Until those players prove us all wrong, the edge on offense has to go to the Flames.
Defense and Goaltending
Expect the Stars to do all they can to make this series a grinding, ugly, defensive war with the Flames. The Stars have the horses on the blue line and in goal to accomplish this if they can replicate their performance against the Blues. The Stars want to make goals extremely difficult to come by for a speedy Flames team. When the defensive structure for the Stars does break down, the team will rely on the best goaltending duo in the league to mop up the mess.
The Flames’ blue line is led by reigning Norris Trophy winner and captain Mark Giordano, who has found the fountain of youth at 36 years young. The rest of the blue line is comprised of serviceable, experienced players like T.J. Brodie, Rasmus Andersson, and the young Noah Hanifin. The Calgary defense is steady, and they’ve steered the team to the 15th spot in goals against in the NHL. The defense probably will not factor much from a goals-scoring perspective, as they only found one goal from the blue line in their series with the Winnipeg Jets. They’ll do what a defense corps is tasked to do: play good defense, help out the goaltender, and don’t lose the game.
In the pipes for the Flames is where most would think there would be the biggest problem for this team. In the regular season, David Rittich carried the starting role with 48 games started, recording 24 wins, 17 losses, and six losses in overtime. Over that time, Rittich recorded a disappointing 2.97 GAA, and .907 save percentage. However, in the playoffs, the Flames have gone with goaltender Cam Talbot, who turned in a sparkling .945 save percentage and 1.51 GAA in four games against the Jets. Talbot looked good in net, thwarted the majority of the Jets’ most dangerous chances, and helped the Flames advance.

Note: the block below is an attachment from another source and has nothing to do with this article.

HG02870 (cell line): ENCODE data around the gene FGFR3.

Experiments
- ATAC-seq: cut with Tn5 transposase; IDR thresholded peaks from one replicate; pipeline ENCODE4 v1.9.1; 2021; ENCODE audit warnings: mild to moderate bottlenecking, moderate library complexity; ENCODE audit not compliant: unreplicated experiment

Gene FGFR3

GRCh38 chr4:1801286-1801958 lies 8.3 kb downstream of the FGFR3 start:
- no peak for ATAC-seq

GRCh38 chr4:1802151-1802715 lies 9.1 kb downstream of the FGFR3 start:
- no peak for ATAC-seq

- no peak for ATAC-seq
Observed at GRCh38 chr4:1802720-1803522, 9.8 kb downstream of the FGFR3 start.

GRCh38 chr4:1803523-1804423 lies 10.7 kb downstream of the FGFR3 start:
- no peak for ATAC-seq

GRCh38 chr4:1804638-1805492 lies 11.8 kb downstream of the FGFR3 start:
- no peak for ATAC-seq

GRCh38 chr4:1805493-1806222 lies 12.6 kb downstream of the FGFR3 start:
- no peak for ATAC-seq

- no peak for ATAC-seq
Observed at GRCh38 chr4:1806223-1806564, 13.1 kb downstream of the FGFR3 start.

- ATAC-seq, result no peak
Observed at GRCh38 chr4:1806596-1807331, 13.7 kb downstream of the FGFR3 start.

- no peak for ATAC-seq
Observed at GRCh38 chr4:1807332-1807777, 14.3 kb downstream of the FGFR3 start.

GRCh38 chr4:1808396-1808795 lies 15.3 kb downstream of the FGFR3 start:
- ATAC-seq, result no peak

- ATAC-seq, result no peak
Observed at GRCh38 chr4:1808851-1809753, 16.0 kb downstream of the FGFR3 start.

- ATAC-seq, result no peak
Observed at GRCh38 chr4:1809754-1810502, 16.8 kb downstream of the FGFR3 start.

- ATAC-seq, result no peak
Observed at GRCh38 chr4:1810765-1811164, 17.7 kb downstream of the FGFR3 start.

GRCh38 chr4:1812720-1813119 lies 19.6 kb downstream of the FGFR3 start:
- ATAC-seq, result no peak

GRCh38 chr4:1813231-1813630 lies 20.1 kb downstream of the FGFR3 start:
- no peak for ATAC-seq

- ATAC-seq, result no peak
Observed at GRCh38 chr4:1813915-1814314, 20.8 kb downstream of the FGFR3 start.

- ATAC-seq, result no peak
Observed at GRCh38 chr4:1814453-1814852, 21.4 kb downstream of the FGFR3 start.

On the Dallas side, the Stars have a very deep and very talented roster of defensemen. Led by John Klingberg and Miro Heiskanen, the Stars have a mobile defense that is positionally very sound. The Stars also have physical forces in Esa Lindell, Jamie Oleksiak, and Stephen Johns. They play very well within their structure and once again, helped the Stars to the second stingiest goals against stat in the league. The Stars can also bank on their defense jumping into play, with the green light from the coaches to provide offensive help.
In goal, the Stars have arguably the best duo in the entire league. With Ben Bishop and Anton Khudobin combining as a real 1A/1B duo, the Stars’ goaltenders can steal games for a team that struggles to score. In the regular season, Khudobin led the league in save percentage at .930, coupled with a 2.22 GAA. Bishop, for his efforts, turned in a .920 save percentage with a 2.50 GAA.
There is a sense that if Bishop is injured (he has been ruled unfit to play for the past two games), the Stars could ride Khudobin. However, it wouldn’t surprise anyone if Bishop is the starter come Game 1 if he is healthy. Given that the duo is just that good, the Flames will have their hands full no matter who is in net for the Stars. Bishop also seems to relish the playoffs, as he backstopped the Stars to a shot within the Western Conference final a year ago.
Overall, the Stars have the edge on defense and goaltending. Their team relies on strong defensive play, and that requires an elite defense and goaltending battery. The Stars have that and they do it masterfully when they are on their game.
The Stars and the Flames are going to be an interesting pair on the ice and on the bench. Both teams went through coaching changes with former head coaches Bill Peters and Jim Montgomery being relieved of their duties in the regular season. Interim head coaches Rick Bowness and Geoff Ward have since guided their teams into the postseason, even if the postseason looks drastically different from what fans and the league alike all envisioned back in the thick of February.
For Geoff Ward, the series with the Jets is exactly the way the Flames want to play — on the edge, with pace, and minimizing mistakes as much as possible. The series was not without controversy as Mark Scheifele and Patrik Laine were both injured in Game 1. Is the series different with those two guys?
The Flames don’t care.
For Rick Bowness, how is he going to handle the need to really ignite the Dallas offense? The Stars are not going to win a playoff series scoring two goals per game. It is just not going to happen. Bowness needs to find a way to light a fire under Seguin and his other top skill players or the Stars are in serious trouble.
Finally, as mentioned earlier, which Stars team is going to show up? If the Stars are able to channel the their former selves that ran through the league in the middle part of the year, this series will go well for Dallas. If the Stars team that lost nine of 10 games shows up, then the Stars’ stay in the bubble will end much sooner than they’d like.